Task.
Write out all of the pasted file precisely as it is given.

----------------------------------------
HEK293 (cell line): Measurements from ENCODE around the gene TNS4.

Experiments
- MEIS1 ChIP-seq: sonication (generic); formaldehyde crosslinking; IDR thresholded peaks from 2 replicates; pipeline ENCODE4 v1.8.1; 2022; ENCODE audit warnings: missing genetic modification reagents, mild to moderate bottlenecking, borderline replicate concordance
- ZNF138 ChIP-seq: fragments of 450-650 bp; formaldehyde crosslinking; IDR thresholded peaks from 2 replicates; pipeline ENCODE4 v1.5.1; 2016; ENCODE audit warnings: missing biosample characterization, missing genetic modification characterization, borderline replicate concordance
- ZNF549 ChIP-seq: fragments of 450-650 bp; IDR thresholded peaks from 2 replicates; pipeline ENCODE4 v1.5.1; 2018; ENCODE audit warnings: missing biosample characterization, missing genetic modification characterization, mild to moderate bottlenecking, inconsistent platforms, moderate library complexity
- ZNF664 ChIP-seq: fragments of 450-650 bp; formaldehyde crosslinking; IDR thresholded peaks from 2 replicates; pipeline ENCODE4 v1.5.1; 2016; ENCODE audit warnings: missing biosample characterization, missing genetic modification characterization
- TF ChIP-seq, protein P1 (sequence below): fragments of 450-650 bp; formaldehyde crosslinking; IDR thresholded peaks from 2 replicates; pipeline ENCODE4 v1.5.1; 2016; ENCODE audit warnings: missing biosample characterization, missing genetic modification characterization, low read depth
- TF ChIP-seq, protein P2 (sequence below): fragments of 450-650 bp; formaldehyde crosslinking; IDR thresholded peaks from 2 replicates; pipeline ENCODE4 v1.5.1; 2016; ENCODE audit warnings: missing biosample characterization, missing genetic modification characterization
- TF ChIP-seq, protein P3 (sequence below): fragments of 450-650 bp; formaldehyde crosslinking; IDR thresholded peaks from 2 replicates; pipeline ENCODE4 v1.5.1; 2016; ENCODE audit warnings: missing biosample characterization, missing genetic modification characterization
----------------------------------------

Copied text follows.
HEK293 (cell line): Measurements from ENCODE around the gene TNS4.

Experiments
- MEIS1 ChIP-seq: sonication (generic); formaldehyde crosslinking; IDR thresholded peaks from 2 replicates; pipeline ENCODE4 v1.8.1; 2022; ENCODE audit warnings: missing genetic modification reagents, mild to moderate bottlenecking, borderline replicate concordance
- ZNF138 ChIP-seq: fragments of 450-650 bp; formaldehyde crosslinking; IDR thresholded peaks from 2 replicates; pipeline ENCODE4 v1.5.1; 2016; ENCODE audit warnings: missing biosample characterization, missing genetic modification characterization, borderline replicate concordance
- ZNF549 ChIP-seq: fragments of 450-650 bp; IDR thresholded peaks from 2 replicates; pipeline ENCODE4 v1.5.1; 2018; ENCODE audit warnings: missing biosample characterization, missing genetic modification characterization, mild to moderate bottlenecking, inconsistent platforms, moderate library complexity
- ZNF664 ChIP-seq: fragments of 450-650 bp; formaldehyde crosslinking; IDR thresholded peaks from 2 replicates; pipeline ENCODE4 v1.5.1; 2016; ENCODE audit warnings: missing biosample characterization, missing genetic modification characterization
- TF ChIP-seq, protein P1 (sequence below): fragments of 450-650 bp; formaldehyde crosslinking; IDR thresholded peaks from 2 replicates; pipeline ENCODE4 v1.5.1; 2016; ENCODE audit warnings: missing biosample characterization, missing genetic modification characterization, low read depth
- TF ChIP-seq, protein P2 (sequence below): fragments of 450-650 bp; formaldehyde crosslinking; IDR thresholded peaks from 2 replicates; pipeline ENCODE4 v1.5.1; 2016; ENCODE audit warnings: missing biosample characterization, missing genetic modification characterization
- TF ChIP-seq, protein P3 (sequence below): fragments of 450-650 bp; formaldehyde crosslinking; IDR thresholded peaks from 2 replicates; pipeline ENCODE4 v1.5.1; 2016; ENCODE audit warnings: missing biosample characterization, missing genetic modification characterization